If you are looking to work as an ALT in the public schools, don't rule out the aforementioned evil dispatch companies (except Heart....). I've worked for Interac for years, and have no horror stories. I've had friends who've worked for Altia and had no complaints. The day-to-day-teaching-kids is great. You get to do all the fun teacher stuff and skip out on the heavy responsibility. The dispatch company leaves me totally alone as long as the school is happy and I file my 15 minutes a month of paperwork. The salary and benefits are less than JET, as basically dispatch companies are in the business of taking the schools' ALT allowance money, skimming off a fat "management" fee and giving the teacher the left over. But they won't do anything illegal to screw you over. They really don't have to. Plenty of legal ways to do it. Dispatch is a lousy way to do business, but it will get you your visa and a roof over your head.
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kkiwi



Joined: 27 Dec 2016
Posts: 8
Location: Japan

PostPosted: Fri Jun 02, 2017 7:29 am    Post subject: Reply with quote

To follow on from Marley`s ghost`s comments about it being more competitive and less placements available through JET...

I think this might be changing, at least in rural areas, because of the new Elementary School curriculum coming into effect in 2020. My BOE (and others in the prefecture) is planning on applying for more JET positions for the city to assist teachers with the increased English classes. For rural areas because there is some partial funding from MEXT it makes it easier to afford more JETs.
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The Transformer



Joined: 03 Mar 2017
Posts: 39

PostPosted: Fri Jun 02, 2017 12:04 pm    Post subject: Reply with quote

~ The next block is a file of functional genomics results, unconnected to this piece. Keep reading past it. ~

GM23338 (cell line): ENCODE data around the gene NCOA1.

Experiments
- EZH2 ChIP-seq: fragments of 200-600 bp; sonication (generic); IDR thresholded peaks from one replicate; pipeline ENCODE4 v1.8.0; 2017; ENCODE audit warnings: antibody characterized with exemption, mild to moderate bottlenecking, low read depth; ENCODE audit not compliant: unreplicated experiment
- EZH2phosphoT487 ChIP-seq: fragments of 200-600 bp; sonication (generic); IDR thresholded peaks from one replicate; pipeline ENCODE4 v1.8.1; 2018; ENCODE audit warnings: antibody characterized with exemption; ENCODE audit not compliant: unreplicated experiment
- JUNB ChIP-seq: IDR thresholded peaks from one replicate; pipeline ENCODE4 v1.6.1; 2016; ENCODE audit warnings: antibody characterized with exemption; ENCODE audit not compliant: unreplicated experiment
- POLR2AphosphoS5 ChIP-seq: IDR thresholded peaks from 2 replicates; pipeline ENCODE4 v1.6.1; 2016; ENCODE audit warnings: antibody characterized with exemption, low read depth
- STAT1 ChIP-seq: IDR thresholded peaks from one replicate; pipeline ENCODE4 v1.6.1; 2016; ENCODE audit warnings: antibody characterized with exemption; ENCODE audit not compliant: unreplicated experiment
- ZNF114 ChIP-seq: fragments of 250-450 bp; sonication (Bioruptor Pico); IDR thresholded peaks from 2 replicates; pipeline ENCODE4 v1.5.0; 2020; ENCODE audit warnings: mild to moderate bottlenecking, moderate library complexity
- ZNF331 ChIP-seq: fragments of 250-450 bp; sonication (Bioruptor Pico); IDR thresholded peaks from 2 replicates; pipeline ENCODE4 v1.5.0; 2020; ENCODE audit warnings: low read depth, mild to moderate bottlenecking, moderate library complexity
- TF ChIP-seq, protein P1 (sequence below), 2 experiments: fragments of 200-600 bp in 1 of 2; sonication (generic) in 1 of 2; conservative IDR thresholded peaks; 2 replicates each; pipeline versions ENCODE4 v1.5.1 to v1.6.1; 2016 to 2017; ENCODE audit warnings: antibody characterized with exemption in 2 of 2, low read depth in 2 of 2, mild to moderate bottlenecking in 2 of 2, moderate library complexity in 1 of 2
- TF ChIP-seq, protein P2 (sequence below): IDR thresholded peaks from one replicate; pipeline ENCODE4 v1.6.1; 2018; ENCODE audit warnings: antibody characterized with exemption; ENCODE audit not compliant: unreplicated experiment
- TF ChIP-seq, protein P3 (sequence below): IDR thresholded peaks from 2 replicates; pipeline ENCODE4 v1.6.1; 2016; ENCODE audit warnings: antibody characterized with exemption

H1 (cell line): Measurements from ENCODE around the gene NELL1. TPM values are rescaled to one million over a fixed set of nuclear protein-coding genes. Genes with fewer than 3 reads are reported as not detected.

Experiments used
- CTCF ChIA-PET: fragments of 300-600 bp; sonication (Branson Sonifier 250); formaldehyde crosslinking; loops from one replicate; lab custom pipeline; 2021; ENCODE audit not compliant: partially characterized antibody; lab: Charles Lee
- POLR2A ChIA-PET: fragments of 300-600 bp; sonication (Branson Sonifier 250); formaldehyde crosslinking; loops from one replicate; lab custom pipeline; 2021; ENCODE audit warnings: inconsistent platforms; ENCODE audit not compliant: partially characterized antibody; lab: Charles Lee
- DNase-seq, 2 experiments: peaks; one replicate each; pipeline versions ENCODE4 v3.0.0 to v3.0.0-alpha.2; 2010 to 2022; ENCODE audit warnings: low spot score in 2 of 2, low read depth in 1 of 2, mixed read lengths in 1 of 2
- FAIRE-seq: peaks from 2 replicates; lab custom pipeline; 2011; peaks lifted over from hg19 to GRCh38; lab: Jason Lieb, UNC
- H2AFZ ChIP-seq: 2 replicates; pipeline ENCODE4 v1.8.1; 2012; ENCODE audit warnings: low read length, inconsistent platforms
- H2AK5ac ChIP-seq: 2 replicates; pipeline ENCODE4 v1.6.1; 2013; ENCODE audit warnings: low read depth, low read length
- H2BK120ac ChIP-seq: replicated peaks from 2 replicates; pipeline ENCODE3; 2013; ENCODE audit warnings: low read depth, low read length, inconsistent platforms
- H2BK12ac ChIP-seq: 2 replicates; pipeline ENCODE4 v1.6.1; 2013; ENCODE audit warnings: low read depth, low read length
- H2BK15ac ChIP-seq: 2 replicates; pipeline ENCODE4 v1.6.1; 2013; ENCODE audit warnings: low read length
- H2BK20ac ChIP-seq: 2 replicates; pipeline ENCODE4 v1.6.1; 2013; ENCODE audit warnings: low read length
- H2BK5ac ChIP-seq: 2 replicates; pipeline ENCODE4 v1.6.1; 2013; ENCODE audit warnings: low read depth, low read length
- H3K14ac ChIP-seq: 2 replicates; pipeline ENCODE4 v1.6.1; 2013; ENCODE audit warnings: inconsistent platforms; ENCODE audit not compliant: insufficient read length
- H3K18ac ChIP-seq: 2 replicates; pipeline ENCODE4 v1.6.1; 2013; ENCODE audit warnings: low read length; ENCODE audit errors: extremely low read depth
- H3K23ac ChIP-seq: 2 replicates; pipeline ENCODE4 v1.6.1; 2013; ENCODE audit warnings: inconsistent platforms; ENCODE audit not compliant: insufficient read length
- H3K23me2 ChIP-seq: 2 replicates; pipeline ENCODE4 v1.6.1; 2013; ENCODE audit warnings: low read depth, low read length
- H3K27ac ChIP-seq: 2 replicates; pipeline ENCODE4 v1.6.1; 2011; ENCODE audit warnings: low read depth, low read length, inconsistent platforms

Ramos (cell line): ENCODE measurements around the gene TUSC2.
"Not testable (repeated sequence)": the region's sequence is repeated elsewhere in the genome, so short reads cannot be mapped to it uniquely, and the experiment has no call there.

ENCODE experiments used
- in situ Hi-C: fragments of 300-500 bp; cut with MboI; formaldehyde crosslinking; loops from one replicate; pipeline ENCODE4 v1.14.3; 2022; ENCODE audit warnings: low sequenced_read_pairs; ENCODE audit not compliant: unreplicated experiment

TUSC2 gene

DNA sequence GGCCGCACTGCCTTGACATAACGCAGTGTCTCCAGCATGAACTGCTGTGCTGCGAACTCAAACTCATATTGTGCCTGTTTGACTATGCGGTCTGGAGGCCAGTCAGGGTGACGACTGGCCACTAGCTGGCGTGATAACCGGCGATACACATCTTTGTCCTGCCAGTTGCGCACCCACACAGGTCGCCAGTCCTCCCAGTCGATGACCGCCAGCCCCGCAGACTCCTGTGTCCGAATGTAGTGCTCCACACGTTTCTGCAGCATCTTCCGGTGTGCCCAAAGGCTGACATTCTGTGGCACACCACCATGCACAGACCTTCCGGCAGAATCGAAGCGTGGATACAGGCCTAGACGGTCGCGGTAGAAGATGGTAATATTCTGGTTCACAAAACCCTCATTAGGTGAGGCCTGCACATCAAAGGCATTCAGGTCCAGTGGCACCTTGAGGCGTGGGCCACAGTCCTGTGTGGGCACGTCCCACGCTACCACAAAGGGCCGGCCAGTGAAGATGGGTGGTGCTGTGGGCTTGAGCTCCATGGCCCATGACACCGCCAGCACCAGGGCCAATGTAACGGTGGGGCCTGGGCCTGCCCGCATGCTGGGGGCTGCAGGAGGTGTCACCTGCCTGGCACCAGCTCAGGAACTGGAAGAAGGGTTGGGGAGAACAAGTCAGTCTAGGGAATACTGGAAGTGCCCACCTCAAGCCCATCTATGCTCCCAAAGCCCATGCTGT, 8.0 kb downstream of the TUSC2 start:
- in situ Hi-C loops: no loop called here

If you weren't hired by JET, and if you still really want to come to Japan, then those "big" eikaiwa chains like Aeon and ECC are probably survivable for a year or two, if you're just looking to spend some time seeing the country. IIRC ECC give you 7 weeks holiday, which is good (though some of those holidays will be busy and expensive holiday seasons, like Golden Week and Obon).

Beyond that, the only other way I'd recommend coming to Japan would be to get into a career back home first, then with a few years experience under your belt, look for a job in that field in Japan, or with a Japan office/branch. For instance, people get qualified as teachers in their school system back home, then with some experience, and perhaps evidence of an interest in Japan, could get employed by an international school in Japan. Other people do Master's degrees in TESOL for instance, then get jobs in universities.
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taikibansei



Joined: 14 Sep 2004
Posts: 726
Location: Japan

PostPosted: Fri Jun 02, 2017 10:40 pm    Post subject: Reply with quote

We've discussed this for years--I guess it depends on why you'd want to come to Japan. The reason I mentioned JET was that even if both are not hired, it offers enough salary to support both temporarily while the other looks for a job close by. I mentioned the two big eikaiwas because they do sometimes hire couples--rare but possible. Also, the big eikaiwas pay more than dispatch ALT positions...often much more (when you take into account how places like Interac pay less or even nothing in August and March).

Interac is fine...except (as I've posted before) when they suddenly leave 65 teachers without jobs due to their own incompetence: